Majorie Merriweather Post's Diamond Tiara

Majorie Merriweather Post's Diamond Tiara

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This tiara has a historic and illustrious background. Documents show that it was owned by Her Imperial and Royal Highness, the Archduchess Anna of Austria (nee Anna Monika Pia of Saxony) and was the property of the Saxon royal family from the time it was created until it was sold in January of 1930. A Budapest jeweler, Emery Breitner, purchased it from the royal family. Its whereabouts were unknown for many years until the tiara resurfaced in the 1960s as part of the vast jewelry holdings of Marjorie Merriweather Post and her family. Post was known for her trained eye and impeccable taste in art, clothing, and jewelry.
The piece features a wonderfully naturalistic rose design created in diamonds, yellow gold and platinum or white gold. The flowers are designed to be en tremblant or ‘to tremble’ with the wearer’s movements. The diamond settings are on thin wires that allow the clusters to gently sway causing the gems to better catch the light. This movement not only makes the piece more visually interesting, but also permits the diamonds to demonstrate their brilliance. Portions of the tiara are removable so that the owner can reconfigure the piece and wear in several different ways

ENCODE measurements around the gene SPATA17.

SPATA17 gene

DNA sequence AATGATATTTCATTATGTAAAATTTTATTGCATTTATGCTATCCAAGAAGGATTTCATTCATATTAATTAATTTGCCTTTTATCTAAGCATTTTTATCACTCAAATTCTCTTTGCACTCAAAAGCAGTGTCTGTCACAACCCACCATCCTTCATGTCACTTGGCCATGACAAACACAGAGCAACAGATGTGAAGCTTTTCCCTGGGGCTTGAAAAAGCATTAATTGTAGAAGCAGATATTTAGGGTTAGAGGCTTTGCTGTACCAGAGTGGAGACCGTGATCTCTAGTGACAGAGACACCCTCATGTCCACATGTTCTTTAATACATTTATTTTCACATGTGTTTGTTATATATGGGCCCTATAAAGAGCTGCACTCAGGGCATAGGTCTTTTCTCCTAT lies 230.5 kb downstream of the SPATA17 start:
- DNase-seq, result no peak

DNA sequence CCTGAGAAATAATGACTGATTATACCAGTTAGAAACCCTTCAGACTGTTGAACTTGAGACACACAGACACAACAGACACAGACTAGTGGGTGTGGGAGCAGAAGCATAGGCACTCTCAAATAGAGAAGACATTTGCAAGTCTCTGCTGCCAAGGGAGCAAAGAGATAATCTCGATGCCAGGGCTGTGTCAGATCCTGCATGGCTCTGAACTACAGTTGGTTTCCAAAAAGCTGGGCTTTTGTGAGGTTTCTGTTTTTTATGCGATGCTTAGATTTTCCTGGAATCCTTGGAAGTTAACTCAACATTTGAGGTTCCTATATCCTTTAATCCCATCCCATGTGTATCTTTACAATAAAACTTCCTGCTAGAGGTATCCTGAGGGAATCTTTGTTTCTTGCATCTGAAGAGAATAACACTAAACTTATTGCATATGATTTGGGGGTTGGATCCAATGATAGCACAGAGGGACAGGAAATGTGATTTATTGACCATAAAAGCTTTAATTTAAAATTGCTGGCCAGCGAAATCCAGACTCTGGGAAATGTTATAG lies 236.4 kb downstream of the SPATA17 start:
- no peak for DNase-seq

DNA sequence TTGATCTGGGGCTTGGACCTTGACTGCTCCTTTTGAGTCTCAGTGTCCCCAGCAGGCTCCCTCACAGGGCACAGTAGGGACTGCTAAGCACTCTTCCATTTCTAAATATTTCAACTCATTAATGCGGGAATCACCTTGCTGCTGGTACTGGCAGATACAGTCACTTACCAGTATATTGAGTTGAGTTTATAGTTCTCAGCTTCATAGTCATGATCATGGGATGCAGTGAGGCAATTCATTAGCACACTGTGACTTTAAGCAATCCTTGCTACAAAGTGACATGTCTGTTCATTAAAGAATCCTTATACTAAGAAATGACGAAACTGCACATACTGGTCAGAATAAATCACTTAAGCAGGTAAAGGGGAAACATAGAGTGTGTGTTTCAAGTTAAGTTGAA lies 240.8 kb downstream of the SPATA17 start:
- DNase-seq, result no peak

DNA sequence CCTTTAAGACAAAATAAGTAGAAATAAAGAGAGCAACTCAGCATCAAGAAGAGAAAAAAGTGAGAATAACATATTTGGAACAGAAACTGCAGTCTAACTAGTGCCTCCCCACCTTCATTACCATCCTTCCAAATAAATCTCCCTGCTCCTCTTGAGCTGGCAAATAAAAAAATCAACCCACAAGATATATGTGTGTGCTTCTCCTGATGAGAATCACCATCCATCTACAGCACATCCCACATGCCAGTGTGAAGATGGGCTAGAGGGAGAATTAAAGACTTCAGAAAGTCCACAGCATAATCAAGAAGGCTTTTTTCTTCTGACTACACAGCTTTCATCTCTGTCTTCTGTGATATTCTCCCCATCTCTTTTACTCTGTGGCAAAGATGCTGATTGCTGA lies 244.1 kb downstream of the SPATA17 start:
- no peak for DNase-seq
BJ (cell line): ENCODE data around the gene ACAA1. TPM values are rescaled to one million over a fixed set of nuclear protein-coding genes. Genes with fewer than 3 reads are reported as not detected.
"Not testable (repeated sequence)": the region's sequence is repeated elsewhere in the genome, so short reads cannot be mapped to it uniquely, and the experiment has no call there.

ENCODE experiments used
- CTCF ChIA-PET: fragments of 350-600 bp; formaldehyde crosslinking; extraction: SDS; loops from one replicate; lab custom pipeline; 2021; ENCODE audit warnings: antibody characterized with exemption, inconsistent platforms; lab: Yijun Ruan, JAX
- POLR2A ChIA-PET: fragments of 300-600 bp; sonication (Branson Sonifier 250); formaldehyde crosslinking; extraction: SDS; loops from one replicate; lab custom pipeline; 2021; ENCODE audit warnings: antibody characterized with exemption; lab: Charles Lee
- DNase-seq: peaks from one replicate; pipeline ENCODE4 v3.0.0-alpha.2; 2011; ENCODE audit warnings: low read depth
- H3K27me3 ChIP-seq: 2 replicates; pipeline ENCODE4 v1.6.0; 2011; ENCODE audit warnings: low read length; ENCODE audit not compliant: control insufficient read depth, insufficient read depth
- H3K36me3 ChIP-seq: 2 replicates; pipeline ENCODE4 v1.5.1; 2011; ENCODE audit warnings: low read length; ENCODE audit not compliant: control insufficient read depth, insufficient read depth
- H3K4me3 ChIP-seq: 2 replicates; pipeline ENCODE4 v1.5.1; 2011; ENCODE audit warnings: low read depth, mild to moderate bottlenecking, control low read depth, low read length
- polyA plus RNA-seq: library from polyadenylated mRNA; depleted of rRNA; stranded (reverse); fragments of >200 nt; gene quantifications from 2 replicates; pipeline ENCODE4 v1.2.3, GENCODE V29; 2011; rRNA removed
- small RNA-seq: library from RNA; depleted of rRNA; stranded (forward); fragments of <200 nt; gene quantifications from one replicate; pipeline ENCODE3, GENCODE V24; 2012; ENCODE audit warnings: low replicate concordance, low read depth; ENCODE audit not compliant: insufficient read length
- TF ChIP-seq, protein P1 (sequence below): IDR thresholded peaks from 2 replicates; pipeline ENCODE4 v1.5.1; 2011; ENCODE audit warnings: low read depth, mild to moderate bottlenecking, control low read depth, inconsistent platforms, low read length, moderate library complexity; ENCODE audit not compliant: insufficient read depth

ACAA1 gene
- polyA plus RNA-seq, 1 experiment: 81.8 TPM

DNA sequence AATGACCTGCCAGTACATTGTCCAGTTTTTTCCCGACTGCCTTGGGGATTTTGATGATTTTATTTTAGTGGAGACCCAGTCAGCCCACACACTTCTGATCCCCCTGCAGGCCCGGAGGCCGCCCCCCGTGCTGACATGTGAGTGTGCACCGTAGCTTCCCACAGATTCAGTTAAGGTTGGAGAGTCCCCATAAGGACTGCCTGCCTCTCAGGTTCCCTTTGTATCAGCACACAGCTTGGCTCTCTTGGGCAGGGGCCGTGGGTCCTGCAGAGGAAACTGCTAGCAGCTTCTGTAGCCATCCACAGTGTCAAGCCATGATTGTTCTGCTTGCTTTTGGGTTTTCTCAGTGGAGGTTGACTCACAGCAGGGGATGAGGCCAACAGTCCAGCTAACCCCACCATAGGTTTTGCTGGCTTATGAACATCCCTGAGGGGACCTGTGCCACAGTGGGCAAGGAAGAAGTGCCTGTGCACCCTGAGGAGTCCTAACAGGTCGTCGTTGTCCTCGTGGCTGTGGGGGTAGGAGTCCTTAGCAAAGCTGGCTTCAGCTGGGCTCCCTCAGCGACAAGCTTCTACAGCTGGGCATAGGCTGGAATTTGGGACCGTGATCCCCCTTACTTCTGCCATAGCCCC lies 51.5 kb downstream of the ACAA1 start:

This tiara was donated to the National Museum of American History by Eleanor Close Barzin, the daughter of Marjorie Merriweather Post.
Currently not on view
Object Name
Tiara, Fragment
Object Type
Other Terms
Tiara, Fragment; Headwear; Accessories Worn on the Body; Female
Date made
1800 - 1850
Physical Description
gold (overall material)
diamond (overall material)
fabric (overall material)
overall: 1.6 cm x 1.1 cm x.3 cm; 5/8 in x 7/16 in x 1/8 in
ID Number
catalog number
accession number
Credit Line
Gift of Eleanor Close Barzin
See more items in
Cultural and Community Life: Costume
Clothing & Accessories
Family & Social Life
Cultures & Communities
Data Source
National Museum of American History
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